If you’ve ever imagined what warrant officer Ellen Ripley went through in the first Alien movie, all alone in the middle of space and facing a huge, impossibly aggressive and crazy fast alien beast with nothing more than her wits, you still won’t know what it’s like. Alien Isolation will tell you, though, and it makes no bones about it: it’s scary as hell.

Isolation takes place fifteen years after the events on the Nostromo. Ellen Ripley is missing – she’s dozing in hypersleep aboard the Nostromo’s escape pod – and you play as her daughter, Amanda Ripley, who knows nothing about her mother’s fate. Amanda is tempted into retrieving the Nostromo’s black box by a Weyland-Yutani synthetic: it’s aboard the space station Sevastopol, and all you have to do is go and get it.

Amanda Ripley

Of course, when you get there you find out that everything has gone to hell. You don’t know why, at first, all you see is a disintegrating space station full of corpses, but it soon becomes clear: an alien is on board, and it’s doing what it does best: hunting and killing.

Your job is to make your way through the station, activating damaged systems and re-routing power while avoiding the alien and picking up clues as to the station’s fate, but that’s far easier said than done. At almost every turn you encounter hostiles: human looters stripping the station of valuables, creepy androids programmed to catch and kill intruders and, of course, the titular alien, all of whom will kill you very quickly should they spot you. There are allies, too, but they are few and far between. For the most part, the Sevastopol is home to hostility, not friendship.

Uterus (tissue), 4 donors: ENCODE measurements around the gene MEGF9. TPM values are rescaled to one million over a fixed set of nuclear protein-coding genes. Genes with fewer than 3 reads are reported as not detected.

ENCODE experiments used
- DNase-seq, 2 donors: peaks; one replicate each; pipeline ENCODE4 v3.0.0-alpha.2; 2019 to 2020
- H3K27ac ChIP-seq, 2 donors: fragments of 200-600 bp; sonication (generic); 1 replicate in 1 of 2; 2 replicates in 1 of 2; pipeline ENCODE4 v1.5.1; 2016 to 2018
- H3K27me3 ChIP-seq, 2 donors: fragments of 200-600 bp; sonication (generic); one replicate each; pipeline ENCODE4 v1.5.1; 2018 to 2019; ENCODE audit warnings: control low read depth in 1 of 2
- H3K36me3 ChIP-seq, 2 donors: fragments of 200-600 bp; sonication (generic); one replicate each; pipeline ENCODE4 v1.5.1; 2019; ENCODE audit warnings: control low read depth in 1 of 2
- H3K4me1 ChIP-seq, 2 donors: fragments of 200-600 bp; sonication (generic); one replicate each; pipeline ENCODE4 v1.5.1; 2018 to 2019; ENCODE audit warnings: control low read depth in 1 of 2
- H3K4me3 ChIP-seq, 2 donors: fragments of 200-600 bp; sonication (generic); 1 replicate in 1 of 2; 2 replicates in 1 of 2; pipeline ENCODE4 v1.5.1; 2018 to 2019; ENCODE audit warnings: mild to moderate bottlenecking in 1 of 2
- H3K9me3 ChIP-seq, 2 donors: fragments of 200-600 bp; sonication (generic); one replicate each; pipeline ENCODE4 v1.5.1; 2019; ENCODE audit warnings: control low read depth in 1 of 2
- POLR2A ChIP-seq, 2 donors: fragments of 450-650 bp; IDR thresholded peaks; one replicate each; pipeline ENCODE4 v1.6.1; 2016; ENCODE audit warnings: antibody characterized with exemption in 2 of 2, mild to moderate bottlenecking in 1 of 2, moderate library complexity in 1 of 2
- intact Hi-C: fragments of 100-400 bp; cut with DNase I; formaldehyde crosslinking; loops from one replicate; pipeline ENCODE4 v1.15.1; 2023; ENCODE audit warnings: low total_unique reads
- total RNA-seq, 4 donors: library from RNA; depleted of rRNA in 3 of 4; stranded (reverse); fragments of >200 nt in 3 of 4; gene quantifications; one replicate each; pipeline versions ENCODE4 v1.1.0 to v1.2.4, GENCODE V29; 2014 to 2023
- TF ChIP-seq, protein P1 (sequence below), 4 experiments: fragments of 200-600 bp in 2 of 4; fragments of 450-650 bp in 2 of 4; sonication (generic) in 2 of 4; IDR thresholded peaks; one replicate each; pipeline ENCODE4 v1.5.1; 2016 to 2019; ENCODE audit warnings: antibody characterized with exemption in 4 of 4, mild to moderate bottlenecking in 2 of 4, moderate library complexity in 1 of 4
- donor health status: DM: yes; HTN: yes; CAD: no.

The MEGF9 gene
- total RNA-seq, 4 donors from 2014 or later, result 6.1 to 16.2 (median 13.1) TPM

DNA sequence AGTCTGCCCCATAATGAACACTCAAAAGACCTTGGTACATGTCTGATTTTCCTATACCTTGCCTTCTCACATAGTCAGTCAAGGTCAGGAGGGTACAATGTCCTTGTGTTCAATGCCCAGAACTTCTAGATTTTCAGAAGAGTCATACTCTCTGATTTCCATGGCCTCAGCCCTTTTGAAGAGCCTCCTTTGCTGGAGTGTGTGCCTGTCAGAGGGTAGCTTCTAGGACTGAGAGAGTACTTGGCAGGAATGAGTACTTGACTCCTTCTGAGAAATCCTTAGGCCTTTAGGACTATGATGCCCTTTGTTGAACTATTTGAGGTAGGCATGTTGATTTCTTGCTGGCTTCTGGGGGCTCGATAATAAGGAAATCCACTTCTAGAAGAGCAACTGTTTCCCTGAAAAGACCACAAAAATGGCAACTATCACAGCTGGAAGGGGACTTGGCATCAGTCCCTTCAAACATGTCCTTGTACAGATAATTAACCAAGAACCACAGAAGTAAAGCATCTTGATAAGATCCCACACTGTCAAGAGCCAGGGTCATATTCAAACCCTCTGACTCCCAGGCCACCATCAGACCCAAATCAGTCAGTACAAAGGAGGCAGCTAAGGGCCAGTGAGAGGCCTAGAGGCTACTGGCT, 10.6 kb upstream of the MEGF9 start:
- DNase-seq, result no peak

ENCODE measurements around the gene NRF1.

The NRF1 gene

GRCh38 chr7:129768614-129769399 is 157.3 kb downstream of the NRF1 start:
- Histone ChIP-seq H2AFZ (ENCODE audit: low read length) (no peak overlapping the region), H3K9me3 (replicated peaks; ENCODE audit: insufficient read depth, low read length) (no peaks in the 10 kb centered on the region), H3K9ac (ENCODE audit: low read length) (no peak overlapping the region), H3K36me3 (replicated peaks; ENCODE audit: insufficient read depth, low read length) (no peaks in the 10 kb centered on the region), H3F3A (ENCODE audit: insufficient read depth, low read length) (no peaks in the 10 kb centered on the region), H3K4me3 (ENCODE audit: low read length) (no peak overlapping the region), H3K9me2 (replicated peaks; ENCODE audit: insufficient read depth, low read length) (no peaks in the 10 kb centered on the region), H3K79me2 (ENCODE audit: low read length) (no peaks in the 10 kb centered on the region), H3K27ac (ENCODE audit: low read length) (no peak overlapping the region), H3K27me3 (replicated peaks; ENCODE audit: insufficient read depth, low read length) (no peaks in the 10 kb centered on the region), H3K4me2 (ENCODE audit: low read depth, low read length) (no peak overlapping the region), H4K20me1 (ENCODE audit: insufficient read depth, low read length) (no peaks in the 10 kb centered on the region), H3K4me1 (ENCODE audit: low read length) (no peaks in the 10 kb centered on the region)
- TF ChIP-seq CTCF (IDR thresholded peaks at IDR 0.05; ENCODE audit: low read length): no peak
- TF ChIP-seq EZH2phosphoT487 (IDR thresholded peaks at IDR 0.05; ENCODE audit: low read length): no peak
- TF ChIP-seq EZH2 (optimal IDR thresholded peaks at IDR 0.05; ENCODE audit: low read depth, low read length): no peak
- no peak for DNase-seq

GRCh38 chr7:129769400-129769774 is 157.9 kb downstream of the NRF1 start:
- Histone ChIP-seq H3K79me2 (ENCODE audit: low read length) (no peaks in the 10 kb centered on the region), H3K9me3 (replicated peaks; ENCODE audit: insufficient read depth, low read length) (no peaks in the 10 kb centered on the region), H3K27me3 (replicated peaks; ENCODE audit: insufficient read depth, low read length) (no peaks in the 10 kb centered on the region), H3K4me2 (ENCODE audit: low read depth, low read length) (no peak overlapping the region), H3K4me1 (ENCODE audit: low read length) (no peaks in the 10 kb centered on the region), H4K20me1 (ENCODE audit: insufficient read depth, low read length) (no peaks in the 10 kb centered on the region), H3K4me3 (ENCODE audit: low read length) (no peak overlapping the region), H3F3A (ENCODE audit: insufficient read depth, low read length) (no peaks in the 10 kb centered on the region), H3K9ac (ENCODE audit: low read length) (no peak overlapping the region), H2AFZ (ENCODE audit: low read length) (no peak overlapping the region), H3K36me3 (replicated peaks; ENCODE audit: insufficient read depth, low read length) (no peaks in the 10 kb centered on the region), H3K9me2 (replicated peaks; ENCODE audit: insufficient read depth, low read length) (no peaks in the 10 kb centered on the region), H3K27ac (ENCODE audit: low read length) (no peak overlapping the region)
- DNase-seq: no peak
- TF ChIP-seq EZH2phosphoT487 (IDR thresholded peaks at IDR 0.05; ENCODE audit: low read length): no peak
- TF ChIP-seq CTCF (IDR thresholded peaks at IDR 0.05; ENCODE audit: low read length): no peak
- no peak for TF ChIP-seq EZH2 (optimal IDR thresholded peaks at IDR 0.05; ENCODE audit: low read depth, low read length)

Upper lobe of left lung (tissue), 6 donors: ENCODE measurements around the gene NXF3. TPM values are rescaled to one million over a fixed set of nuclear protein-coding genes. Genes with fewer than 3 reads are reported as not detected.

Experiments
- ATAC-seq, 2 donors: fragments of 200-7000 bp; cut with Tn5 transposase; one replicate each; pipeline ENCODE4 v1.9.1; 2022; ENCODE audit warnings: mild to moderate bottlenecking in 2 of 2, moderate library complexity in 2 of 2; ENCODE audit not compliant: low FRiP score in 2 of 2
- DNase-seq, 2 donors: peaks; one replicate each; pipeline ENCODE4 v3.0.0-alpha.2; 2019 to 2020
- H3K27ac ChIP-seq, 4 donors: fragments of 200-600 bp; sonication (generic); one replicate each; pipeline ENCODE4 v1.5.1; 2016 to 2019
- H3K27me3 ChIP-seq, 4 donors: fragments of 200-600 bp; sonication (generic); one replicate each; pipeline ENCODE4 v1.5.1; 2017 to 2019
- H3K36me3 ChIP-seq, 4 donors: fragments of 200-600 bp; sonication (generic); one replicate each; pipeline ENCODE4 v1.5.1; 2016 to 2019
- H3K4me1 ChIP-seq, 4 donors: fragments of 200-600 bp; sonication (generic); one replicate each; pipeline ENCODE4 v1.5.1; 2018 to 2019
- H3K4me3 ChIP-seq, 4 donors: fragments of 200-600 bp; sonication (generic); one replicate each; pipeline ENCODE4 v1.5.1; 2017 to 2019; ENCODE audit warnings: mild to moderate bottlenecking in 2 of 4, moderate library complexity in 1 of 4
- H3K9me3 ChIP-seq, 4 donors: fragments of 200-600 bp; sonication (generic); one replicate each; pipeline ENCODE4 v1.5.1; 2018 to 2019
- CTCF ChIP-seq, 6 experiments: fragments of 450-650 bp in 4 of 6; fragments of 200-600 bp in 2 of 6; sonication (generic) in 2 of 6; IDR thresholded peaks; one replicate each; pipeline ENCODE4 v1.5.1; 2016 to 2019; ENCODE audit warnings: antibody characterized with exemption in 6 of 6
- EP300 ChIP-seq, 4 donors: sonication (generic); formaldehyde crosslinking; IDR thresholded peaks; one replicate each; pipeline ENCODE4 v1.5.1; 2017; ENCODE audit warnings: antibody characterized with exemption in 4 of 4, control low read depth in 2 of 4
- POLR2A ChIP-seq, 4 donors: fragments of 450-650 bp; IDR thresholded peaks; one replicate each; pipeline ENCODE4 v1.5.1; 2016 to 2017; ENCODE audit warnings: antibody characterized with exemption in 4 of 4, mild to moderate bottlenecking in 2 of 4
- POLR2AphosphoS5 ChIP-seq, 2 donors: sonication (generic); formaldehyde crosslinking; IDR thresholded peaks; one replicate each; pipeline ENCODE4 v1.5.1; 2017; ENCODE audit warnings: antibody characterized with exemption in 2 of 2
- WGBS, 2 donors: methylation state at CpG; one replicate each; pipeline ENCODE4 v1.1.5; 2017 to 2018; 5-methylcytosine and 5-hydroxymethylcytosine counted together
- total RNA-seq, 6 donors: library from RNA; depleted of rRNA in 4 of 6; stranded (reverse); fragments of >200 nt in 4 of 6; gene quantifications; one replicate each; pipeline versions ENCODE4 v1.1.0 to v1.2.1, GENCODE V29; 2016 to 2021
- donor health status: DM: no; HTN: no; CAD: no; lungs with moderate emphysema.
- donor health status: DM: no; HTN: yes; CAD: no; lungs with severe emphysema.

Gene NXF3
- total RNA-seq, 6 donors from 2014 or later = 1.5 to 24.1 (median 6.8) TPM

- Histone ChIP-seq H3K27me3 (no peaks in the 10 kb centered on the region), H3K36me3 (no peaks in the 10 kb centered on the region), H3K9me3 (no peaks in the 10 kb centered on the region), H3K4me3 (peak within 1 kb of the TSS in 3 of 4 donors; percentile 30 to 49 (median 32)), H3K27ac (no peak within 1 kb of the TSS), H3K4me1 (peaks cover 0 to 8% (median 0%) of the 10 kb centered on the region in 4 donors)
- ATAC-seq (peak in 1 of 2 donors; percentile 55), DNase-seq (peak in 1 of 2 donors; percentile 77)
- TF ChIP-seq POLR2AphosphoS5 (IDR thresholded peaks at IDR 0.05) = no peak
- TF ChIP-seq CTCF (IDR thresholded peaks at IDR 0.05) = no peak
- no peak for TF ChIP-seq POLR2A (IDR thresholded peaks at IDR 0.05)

Alien: Isolation™_20141006230108
Right back at you, mate.

So you must sneak and hide your way through the damaged station, just like you’d be forced to do should you find yourself in the situation in real life, scavenging what supplies you can and trying to stay out of the line of fire.

And yes, that’s as difficult to do as it sounds. Enemies are relentless in Alien Isolation, they’re intelligent and they will hunt you down, so they’re best avoided altogether until you’re armed, which only happens much later in the game. Fortunately, each gorgeously-made level is packed with branching paths and vents that can be used to smart effect, and there’s a crafting system that lets Amanda build various aids, like medical kits and noisemakers that work as distractions, motivating players to scavenge.

Alien: Isolation™_20141021221910
Scavenging is vital to Amanda’s survival.

And the alien. Oh god, the alien. You’ll only discover him a couple of hours into the game, which ramps up the tension that was already quite intense thanks to the metallic bangs and creaks of the disintegrating Sevastopol, but when you do the whole game changes. You’ll go from feeling a low-level dread brought on by the Sevastopol’s general creepiness to a full-on panic as the unkillable alien hunts you down. It’s a very primal experience, and one that will stay with you long after the game ends.

That’s because the alien doesn’t mess about – when he sees you, you die. There is no slow depletion of health bars as he claws at your face, it’s just a quick, vicious death every time he gets too close. Now, every creak or bang or strange noise you hear could be him crawling through the vents or exploring a nearby room, looking for you, and you become acutely aware of every sound you make as you know it could, and probably will, bring him running.

This primal hunter/hunted mechanic turns Alien Isolation from a mere game, into an experience. You, the player, will experience fear like you have never done in any other game before, complete with sweaty palms, a racing heart and a genuine sense of shock when the alien inevitably catches up with you, sometimes unexpectedly, and impales you with his tail or sends his second mouth plowing into your skull.

Speaking as someone who has dreamed about the game, I can say with certainty that Alien Isolation is the stuff of nightmares.

Them chompers II
You were dead 30 seconds ago, you just didn’t know it.